Oil prices have surged above $100 a barrel to an almost three-year high, and if prices climb much further, experts say the economy could fall back into recession, The Wall Street Journal reports. Most economists tell the Journal that a sustained increase of U.S. oil prices to $120 could do the trick in sparking a double dip.
Rising oil prices, of course, mean rising inflation, which means bad news for the economy. Consumer prices rose only 1.6 percent in the year through January.
Continued unrest in the Mideast and Northern Africa could put a crimp on oil production and delivery, sending oil prices higher. Remember that oil supply shrinkage may have been the most important driver of our stagflation in the 1970s.
|Traders in the crude-oil options pit at New York Mercantile Exchange.
The recent 10 percent increase in gasoline prices that has resulted from oil’s jump creates great hardship for average Americans. "That's a significant drain on consumer budgets that could put a drag on the recovery," James Hamilton, an economist at the University of California-San Diego, tells the Journal.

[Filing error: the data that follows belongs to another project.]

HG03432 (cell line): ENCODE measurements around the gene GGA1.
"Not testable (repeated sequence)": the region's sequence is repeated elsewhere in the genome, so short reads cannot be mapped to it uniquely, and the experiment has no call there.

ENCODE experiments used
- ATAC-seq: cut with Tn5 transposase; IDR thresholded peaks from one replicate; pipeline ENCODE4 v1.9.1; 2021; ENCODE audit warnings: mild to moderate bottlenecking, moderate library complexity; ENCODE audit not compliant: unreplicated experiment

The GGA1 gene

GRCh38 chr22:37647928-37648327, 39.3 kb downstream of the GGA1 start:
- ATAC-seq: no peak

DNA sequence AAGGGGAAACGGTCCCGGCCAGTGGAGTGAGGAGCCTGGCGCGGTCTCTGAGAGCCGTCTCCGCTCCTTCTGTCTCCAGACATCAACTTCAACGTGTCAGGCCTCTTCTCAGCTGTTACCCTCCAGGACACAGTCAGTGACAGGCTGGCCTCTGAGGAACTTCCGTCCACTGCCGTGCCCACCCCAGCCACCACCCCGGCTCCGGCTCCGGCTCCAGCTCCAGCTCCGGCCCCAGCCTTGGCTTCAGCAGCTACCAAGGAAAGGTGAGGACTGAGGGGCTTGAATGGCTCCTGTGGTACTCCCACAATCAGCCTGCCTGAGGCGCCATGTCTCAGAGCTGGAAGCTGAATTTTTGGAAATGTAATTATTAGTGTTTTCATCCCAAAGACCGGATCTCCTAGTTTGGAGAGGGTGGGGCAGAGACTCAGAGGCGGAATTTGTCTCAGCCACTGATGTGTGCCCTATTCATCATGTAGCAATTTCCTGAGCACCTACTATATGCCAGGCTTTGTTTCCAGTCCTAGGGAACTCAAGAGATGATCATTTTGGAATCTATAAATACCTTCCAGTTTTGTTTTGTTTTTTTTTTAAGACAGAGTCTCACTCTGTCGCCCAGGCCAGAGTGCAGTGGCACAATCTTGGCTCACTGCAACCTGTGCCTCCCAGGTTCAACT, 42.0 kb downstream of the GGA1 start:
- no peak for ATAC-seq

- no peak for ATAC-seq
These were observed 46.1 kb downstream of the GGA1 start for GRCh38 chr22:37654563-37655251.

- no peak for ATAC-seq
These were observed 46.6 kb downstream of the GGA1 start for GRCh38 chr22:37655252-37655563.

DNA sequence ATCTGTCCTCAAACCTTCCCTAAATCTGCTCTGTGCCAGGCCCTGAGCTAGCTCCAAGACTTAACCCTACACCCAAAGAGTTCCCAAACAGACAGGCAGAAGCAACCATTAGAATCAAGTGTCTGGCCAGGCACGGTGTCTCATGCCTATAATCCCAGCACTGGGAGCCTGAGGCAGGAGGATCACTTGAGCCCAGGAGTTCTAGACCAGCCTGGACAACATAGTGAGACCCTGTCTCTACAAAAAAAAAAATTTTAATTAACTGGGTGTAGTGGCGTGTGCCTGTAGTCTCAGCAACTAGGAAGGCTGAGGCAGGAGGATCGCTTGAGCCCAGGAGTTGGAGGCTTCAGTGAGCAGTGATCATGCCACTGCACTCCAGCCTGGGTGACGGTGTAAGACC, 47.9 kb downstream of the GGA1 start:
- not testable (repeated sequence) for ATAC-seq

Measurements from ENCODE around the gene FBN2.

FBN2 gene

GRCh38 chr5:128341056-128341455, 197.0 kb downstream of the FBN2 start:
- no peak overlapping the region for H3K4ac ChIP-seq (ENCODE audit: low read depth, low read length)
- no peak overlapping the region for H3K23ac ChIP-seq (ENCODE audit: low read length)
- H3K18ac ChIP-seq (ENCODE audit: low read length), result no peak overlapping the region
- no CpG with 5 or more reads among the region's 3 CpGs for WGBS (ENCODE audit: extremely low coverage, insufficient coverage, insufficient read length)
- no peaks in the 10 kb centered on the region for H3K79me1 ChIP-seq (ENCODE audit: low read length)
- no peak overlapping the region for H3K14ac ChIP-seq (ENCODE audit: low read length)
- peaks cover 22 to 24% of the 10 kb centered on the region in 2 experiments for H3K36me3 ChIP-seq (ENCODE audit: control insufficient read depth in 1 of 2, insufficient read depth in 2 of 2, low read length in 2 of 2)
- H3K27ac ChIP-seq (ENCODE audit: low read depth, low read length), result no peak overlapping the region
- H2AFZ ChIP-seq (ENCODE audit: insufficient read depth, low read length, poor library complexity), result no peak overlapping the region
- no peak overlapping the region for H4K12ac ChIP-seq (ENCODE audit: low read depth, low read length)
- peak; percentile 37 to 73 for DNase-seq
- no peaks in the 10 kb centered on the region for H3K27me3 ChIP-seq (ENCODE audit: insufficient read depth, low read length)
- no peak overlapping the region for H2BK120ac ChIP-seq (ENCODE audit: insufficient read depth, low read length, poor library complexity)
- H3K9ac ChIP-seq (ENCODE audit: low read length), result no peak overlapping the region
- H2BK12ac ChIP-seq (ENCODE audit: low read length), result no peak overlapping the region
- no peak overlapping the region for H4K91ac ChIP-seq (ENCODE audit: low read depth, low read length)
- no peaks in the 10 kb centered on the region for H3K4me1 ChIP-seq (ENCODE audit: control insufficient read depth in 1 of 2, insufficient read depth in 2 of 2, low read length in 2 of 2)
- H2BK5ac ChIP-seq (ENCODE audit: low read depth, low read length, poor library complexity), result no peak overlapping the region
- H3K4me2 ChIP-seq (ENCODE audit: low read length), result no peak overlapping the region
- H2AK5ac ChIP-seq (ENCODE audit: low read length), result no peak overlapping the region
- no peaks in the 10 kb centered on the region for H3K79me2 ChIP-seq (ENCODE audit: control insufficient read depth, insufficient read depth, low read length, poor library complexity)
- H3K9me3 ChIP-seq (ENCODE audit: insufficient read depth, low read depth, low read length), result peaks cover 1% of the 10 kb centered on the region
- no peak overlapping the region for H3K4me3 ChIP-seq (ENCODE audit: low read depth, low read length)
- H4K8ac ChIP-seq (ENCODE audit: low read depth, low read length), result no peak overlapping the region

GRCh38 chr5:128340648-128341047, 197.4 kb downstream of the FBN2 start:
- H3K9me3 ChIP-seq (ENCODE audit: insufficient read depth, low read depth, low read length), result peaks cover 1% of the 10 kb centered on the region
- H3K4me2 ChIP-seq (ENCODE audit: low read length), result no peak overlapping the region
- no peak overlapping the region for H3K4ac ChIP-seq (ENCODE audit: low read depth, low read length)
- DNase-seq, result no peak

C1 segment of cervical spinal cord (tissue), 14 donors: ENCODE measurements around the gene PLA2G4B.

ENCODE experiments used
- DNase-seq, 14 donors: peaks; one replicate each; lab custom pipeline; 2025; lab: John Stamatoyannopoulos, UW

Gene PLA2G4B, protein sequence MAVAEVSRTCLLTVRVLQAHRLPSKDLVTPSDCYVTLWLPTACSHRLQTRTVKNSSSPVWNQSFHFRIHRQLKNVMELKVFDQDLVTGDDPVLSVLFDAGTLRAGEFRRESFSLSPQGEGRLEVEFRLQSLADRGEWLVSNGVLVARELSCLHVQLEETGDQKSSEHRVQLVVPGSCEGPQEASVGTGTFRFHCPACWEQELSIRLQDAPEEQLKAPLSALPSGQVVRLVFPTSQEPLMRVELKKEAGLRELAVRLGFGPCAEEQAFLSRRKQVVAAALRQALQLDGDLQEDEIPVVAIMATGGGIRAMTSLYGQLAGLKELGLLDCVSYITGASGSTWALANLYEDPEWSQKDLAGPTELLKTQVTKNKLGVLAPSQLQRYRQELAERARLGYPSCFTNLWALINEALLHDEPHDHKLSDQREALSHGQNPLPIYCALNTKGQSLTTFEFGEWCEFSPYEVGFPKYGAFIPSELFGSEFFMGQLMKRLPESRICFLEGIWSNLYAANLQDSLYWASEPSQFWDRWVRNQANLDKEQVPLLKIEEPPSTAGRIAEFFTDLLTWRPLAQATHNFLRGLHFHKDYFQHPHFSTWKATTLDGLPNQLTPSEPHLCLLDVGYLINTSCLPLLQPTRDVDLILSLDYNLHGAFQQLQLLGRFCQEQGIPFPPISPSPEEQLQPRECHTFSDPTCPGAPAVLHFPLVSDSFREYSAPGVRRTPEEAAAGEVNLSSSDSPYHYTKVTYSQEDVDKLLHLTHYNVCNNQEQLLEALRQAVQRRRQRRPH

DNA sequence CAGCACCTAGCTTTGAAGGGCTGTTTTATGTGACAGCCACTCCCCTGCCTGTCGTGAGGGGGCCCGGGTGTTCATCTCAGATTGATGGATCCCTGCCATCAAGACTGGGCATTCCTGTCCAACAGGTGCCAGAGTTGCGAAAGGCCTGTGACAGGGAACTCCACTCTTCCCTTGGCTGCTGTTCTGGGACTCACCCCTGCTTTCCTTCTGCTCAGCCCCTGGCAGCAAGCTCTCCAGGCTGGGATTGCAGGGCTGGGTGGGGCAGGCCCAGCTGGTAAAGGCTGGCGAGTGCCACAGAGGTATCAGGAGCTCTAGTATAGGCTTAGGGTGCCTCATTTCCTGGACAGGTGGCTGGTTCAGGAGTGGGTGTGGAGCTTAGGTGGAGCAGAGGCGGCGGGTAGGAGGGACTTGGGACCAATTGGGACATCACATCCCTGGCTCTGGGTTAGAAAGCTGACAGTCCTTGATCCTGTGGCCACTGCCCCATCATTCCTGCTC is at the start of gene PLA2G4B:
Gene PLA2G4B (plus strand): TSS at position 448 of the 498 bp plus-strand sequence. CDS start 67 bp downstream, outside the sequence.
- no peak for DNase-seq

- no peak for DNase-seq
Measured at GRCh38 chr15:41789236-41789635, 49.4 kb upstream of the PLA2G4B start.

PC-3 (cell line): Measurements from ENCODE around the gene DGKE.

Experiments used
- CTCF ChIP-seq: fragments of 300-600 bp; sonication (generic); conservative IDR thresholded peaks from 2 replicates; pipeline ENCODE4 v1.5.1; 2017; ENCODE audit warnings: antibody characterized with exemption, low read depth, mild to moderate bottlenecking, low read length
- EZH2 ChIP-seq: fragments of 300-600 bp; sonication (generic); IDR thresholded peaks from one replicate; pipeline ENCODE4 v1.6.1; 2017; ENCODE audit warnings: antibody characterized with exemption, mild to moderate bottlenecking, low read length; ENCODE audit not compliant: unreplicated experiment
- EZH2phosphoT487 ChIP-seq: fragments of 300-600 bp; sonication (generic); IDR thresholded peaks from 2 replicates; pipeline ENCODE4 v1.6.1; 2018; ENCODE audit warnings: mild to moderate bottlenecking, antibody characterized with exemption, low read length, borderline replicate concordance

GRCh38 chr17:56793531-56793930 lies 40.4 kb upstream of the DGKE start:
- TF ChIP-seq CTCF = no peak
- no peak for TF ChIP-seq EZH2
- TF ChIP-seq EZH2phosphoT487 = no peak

And that’s significant as consumers account for about 70 percent of economic activity.
But it’s not just consumers that are affected. The Mideast turmoil will make “both consumers and businesses look on with concern and begin to reconsider their spending plans,” Bernard Baumohl, chief global economist at the Economic Outlook Group writes in a note obtained by The New York Times.
Thursday in the U.S., benchmark West Texas Intermediate crude rose $1.67 to $99.77 per barrel on the New York Mercantile Exchange after touching $103.41. Prices have jumped 18 percent since Friday.
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